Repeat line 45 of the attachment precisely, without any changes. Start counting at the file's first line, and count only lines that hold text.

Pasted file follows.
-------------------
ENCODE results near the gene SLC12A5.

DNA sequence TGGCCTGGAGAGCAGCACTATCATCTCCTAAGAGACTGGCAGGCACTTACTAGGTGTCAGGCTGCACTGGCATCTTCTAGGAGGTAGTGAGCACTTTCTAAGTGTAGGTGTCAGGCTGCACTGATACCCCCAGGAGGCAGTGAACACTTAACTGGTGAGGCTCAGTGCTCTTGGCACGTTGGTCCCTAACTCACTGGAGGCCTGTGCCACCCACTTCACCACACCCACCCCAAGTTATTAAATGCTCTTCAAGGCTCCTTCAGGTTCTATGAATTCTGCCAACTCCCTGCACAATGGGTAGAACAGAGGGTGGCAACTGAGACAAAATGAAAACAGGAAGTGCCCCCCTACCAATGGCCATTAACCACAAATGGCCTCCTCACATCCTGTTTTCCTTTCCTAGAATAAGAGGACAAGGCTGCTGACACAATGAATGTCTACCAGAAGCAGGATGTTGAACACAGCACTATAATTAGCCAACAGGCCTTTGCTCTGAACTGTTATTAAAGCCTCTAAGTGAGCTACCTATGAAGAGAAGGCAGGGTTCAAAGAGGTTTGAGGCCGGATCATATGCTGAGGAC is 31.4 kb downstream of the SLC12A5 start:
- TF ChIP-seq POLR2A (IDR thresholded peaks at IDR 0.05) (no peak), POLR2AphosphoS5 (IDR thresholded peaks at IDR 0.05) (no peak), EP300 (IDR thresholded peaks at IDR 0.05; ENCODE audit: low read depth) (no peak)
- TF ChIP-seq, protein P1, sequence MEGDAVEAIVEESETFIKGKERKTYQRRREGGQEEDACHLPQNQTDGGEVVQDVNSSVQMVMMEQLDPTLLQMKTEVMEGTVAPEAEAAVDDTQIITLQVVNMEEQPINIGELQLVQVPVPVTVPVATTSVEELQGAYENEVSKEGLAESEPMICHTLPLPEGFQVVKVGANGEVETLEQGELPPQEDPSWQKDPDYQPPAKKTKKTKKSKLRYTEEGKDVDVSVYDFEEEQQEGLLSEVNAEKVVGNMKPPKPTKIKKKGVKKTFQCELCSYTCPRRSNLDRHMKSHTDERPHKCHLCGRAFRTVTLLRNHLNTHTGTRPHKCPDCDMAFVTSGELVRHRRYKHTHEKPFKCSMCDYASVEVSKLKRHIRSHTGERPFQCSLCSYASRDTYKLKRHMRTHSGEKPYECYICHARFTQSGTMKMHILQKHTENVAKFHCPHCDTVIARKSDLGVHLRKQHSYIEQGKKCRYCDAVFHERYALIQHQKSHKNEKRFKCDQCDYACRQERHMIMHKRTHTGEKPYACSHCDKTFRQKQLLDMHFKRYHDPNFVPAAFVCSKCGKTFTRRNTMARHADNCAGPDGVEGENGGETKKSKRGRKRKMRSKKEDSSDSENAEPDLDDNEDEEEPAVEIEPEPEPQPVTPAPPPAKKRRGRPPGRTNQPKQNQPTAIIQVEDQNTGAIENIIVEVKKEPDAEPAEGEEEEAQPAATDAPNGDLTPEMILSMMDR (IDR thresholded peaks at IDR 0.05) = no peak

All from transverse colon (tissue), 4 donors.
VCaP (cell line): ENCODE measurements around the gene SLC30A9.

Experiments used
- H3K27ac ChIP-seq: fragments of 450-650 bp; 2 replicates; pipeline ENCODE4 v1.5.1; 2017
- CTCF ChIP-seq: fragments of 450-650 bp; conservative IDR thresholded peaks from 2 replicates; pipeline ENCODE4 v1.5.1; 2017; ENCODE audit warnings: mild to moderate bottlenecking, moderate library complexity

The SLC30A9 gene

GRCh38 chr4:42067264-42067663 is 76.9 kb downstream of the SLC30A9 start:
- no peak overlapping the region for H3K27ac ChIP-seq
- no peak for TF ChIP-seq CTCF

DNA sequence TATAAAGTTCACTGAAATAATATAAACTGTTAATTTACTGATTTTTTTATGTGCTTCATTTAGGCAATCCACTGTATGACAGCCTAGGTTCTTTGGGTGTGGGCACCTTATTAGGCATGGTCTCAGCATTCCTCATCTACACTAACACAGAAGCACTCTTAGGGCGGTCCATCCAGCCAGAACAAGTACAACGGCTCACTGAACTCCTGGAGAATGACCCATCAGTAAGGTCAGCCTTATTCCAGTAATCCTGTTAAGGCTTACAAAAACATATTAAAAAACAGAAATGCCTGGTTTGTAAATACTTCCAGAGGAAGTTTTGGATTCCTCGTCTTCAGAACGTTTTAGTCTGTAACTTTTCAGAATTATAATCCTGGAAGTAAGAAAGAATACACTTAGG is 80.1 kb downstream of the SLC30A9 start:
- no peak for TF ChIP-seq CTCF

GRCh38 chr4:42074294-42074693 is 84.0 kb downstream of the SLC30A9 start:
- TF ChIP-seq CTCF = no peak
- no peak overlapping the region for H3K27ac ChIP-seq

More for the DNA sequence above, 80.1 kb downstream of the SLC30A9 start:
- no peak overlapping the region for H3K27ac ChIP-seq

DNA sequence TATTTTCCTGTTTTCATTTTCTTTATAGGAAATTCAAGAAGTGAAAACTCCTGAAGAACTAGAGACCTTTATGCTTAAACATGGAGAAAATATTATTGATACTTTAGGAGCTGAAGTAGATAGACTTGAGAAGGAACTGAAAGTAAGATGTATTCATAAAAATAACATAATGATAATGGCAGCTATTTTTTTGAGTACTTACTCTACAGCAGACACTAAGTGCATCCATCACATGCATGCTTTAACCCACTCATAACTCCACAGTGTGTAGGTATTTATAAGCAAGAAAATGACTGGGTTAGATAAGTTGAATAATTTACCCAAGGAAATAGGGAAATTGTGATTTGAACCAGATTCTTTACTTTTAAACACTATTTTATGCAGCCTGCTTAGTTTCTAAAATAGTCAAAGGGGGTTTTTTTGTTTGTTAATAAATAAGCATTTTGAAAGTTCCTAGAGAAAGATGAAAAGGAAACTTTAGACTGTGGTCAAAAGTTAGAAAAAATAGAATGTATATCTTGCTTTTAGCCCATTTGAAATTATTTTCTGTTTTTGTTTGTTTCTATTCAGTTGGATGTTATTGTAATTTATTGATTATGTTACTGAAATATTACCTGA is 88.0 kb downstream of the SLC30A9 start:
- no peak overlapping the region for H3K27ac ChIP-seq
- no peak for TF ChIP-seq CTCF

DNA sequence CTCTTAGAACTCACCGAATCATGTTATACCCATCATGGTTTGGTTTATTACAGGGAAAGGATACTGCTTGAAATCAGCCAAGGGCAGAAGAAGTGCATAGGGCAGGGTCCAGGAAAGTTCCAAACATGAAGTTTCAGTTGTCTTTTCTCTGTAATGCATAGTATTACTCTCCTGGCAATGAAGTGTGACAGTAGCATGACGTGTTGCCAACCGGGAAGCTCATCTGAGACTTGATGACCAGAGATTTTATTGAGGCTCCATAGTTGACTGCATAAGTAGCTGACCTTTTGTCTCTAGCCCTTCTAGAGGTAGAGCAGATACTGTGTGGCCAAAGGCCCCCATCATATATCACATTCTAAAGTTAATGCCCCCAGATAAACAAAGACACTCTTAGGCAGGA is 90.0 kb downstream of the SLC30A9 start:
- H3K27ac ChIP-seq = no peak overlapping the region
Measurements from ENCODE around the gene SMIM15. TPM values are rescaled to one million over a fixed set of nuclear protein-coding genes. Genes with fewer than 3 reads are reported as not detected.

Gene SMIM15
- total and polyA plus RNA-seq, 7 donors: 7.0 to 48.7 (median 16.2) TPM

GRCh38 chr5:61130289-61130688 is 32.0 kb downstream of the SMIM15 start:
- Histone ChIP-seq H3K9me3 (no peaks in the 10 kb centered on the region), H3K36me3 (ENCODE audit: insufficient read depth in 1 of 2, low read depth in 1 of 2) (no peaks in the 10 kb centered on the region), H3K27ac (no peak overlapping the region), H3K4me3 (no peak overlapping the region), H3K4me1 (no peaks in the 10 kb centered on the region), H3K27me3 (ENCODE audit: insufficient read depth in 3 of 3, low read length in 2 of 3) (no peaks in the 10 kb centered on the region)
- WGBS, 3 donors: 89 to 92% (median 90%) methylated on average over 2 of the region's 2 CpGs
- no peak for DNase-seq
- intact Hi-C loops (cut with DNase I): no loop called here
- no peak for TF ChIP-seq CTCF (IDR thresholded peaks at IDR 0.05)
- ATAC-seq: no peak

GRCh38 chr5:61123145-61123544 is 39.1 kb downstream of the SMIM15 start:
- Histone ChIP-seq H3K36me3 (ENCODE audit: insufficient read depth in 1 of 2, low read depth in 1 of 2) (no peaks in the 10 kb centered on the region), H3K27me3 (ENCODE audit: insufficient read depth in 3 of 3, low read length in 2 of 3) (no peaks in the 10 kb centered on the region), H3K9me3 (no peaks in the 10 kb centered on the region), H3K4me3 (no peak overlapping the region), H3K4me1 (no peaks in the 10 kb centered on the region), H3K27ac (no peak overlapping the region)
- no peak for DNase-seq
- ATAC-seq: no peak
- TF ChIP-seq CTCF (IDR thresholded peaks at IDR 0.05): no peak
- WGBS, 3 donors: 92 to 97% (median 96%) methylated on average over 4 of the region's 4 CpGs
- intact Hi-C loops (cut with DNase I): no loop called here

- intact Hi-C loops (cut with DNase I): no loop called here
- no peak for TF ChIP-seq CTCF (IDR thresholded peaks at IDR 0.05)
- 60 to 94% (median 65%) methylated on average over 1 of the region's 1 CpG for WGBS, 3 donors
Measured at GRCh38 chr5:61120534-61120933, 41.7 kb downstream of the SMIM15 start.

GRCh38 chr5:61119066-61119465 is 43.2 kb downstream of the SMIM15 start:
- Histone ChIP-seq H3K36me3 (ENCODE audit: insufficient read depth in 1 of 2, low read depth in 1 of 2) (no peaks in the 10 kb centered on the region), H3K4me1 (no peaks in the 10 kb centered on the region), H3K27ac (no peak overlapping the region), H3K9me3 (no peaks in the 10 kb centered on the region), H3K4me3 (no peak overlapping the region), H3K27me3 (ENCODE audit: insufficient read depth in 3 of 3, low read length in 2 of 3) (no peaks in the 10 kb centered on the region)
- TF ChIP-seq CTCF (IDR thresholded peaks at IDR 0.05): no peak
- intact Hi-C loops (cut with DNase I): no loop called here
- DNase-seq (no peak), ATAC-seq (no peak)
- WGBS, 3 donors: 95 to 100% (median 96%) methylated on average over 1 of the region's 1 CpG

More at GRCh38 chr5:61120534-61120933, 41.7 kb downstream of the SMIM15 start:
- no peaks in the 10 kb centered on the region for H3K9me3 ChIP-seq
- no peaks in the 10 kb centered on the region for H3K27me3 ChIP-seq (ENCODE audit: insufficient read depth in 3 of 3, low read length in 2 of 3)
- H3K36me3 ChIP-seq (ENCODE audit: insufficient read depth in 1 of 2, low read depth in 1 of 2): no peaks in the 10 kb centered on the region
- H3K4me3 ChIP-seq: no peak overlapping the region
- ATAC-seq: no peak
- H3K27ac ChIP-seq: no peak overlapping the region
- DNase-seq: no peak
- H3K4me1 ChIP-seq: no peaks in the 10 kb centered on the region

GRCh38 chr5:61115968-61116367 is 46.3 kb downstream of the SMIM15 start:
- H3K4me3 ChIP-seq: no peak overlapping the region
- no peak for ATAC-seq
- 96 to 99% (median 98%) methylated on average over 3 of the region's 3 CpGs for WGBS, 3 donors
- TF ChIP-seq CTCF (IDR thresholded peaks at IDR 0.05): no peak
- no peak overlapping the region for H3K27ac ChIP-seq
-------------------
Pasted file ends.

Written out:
- 60 to 94% (median 65%) methylated on average over 1 of the region's 1 CpG for WGBS, 3 donors